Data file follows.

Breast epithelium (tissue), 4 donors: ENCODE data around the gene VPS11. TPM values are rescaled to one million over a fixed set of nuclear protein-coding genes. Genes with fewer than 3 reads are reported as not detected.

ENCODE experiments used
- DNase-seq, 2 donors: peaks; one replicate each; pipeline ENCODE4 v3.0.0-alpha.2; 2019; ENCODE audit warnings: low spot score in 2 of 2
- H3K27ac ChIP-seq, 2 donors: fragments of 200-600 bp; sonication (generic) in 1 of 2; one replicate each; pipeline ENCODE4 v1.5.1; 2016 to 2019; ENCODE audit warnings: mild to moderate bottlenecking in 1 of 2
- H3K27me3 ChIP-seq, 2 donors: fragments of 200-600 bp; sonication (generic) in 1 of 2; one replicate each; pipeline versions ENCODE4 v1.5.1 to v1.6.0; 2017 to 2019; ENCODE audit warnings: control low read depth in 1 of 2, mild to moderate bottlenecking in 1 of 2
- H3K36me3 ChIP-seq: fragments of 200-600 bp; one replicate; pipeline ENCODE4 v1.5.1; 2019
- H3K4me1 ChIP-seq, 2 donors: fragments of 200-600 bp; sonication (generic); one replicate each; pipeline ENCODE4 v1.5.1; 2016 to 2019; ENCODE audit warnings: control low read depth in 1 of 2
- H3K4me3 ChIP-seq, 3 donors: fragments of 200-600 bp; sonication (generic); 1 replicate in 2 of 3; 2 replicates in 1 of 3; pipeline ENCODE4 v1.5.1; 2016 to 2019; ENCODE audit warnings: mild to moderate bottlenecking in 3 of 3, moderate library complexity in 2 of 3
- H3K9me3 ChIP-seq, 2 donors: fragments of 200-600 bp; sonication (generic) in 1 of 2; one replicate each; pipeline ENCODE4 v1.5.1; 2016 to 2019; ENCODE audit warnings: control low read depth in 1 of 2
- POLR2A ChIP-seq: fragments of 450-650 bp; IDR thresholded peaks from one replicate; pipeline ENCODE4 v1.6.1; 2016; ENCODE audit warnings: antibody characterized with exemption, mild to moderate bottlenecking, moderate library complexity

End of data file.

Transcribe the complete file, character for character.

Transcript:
Breast epithelium (tissue), 4 donors: ENCODE data around the gene VPS11. TPM values are rescaled to one million over a fixed set of nuclear protein-coding genes. Genes with fewer than 3 reads are reported as not detected.

ENCODE experiments used
- DNase-seq, 2 donors: peaks; one replicate each; pipeline ENCODE4 v3.0.0-alpha.2; 2019; ENCODE audit warnings: low spot score in 2 of 2
- H3K27ac ChIP-seq, 2 donors: fragments of 200-600 bp; sonication (generic) in 1 of 2; one replicate each; pipeline ENCODE4 v1.5.1; 2016 to 2019; ENCODE audit warnings: mild to moderate bottlenecking in 1 of 2
- H3K27me3 ChIP-seq, 2 donors: fragments of 200-600 bp; sonication (generic) in 1 of 2; one replicate each; pipeline versions ENCODE4 v1.5.1 to v1.6.0; 2017 to 2019; ENCODE audit warnings: control low read depth in 1 of 2, mild to moderate bottlenecking in 1 of 2
- H3K36me3 ChIP-seq: fragments of 200-600 bp; one replicate; pipeline ENCODE4 v1.5.1; 2019
- H3K4me1 ChIP-seq, 2 donors: fragments of 200-600 bp; sonication (generic); one replicate each; pipeline ENCODE4 v1.5.1; 2016 to 2019; ENCODE audit warnings: control low read depth in 1 of 2
- H3K4me3 ChIP-seq, 3 donors: fragments of 200-600 bp; sonication (generic); 1 replicate in 2 of 3; 2 replicates in 1 of 3; pipeline ENCODE4 v1.5.1; 2016 to 2019; ENCODE audit warnings: mild to moderate bottlenecking in 3 of 3, moderate library complexity in 2 of 3
- H3K9me3 ChIP-seq, 2 donors: fragments of 200-600 bp; sonication (generic) in 1 of 2; one replicate each; pipeline ENCODE4 v1.5.1; 2016 to 2019; ENCODE audit warnings: control low read depth in 1 of 2
- POLR2A ChIP-seq: fragments of 450-650 bp; IDR thresholded peaks from one replicate; pipeline ENCODE4 v1.6.1; 2016; ENCODE audit warnings: antibody characterized with exemption, mild to moderate bottlenecking, moderate library complexity